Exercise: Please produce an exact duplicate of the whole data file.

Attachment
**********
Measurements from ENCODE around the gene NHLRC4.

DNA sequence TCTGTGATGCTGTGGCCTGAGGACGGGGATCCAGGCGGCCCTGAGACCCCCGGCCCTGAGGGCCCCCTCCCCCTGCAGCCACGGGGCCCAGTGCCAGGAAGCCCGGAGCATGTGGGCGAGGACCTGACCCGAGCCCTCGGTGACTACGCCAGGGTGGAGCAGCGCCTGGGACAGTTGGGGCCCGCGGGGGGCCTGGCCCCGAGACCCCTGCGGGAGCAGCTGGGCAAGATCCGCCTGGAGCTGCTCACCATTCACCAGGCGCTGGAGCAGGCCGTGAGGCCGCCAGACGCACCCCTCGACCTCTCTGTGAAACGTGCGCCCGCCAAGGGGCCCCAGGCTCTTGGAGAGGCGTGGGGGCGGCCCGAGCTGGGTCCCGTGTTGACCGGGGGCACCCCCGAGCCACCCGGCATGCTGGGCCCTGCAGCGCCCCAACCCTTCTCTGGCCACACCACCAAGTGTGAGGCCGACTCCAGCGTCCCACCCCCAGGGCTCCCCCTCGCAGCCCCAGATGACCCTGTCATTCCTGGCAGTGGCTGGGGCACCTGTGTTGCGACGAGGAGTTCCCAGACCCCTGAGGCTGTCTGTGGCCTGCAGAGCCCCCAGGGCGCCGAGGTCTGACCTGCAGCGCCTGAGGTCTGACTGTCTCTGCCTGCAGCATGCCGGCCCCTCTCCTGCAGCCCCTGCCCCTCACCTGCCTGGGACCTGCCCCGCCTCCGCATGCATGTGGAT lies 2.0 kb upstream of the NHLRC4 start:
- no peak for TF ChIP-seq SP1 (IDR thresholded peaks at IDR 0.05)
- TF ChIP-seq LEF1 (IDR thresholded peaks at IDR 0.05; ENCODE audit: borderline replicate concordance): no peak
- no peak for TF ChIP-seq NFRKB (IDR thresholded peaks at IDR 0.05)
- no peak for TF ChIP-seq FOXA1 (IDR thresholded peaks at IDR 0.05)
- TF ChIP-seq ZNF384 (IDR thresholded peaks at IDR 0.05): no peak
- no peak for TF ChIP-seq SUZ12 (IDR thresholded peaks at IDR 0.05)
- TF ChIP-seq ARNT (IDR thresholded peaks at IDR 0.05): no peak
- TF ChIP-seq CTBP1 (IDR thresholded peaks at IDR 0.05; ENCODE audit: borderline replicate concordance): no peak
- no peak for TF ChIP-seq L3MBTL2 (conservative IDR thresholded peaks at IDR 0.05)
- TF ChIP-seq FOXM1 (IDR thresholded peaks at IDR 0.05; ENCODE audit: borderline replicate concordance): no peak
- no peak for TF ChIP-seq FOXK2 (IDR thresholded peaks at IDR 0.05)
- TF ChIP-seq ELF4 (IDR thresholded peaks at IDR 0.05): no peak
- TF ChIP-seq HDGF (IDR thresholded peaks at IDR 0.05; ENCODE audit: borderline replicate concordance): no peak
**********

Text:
Measurements from ENCODE around the gene NHLRC4.

DNA sequence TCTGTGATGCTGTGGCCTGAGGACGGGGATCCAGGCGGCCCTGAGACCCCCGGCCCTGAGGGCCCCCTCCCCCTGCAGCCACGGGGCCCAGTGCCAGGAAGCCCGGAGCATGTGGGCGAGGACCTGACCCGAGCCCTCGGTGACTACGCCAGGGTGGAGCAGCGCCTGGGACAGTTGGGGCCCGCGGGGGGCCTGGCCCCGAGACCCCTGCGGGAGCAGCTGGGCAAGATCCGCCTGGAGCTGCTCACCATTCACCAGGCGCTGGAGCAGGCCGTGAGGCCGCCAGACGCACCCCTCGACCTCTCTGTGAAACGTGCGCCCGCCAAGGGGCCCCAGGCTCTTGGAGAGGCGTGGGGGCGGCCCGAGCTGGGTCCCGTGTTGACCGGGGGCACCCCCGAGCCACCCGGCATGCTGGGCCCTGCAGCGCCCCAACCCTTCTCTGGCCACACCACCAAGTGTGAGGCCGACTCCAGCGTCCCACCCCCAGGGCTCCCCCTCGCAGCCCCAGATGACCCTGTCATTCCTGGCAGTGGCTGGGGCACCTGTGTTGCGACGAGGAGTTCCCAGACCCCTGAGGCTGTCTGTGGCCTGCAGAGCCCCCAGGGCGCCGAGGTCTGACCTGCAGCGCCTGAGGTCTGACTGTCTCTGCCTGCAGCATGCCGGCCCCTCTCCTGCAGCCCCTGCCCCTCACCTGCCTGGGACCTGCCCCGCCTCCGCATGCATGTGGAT lies 2.0 kb upstream of the NHLRC4 start:
- no peak for TF ChIP-seq SP1 (IDR thresholded peaks at IDR 0.05)
- TF ChIP-seq LEF1 (IDR thresholded peaks at IDR 0.05; ENCODE audit: borderline replicate concordance): no peak
- no peak for TF ChIP-seq NFRKB (IDR thresholded peaks at IDR 0.05)
- no peak for TF ChIP-seq FOXA1 (IDR thresholded peaks at IDR 0.05)
- TF ChIP-seq ZNF384 (IDR thresholded peaks at IDR 0.05): no peak
- no peak for TF ChIP-seq SUZ12 (IDR thresholded peaks at IDR 0.05)
- TF ChIP-seq ARNT (IDR thresholded peaks at IDR 0.05): no peak
- TF ChIP-seq CTBP1 (IDR thresholded peaks at IDR 0.05; ENCODE audit: borderline replicate concordance): no peak
- no peak for TF ChIP-seq L3MBTL2 (conservative IDR thresholded peaks at IDR 0.05)
- TF ChIP-seq FOXM1 (IDR thresholded peaks at IDR 0.05; ENCODE audit: borderline replicate concordance): no peak
- no peak for TF ChIP-seq FOXK2 (IDR thresholded peaks at IDR 0.05)
- TF ChIP-seq ELF4 (IDR thresholded peaks at IDR 0.05): no peak
- TF ChIP-seq HDGF (IDR thresholded peaks at IDR 0.05; ENCODE audit: borderline replicate concordance): no peak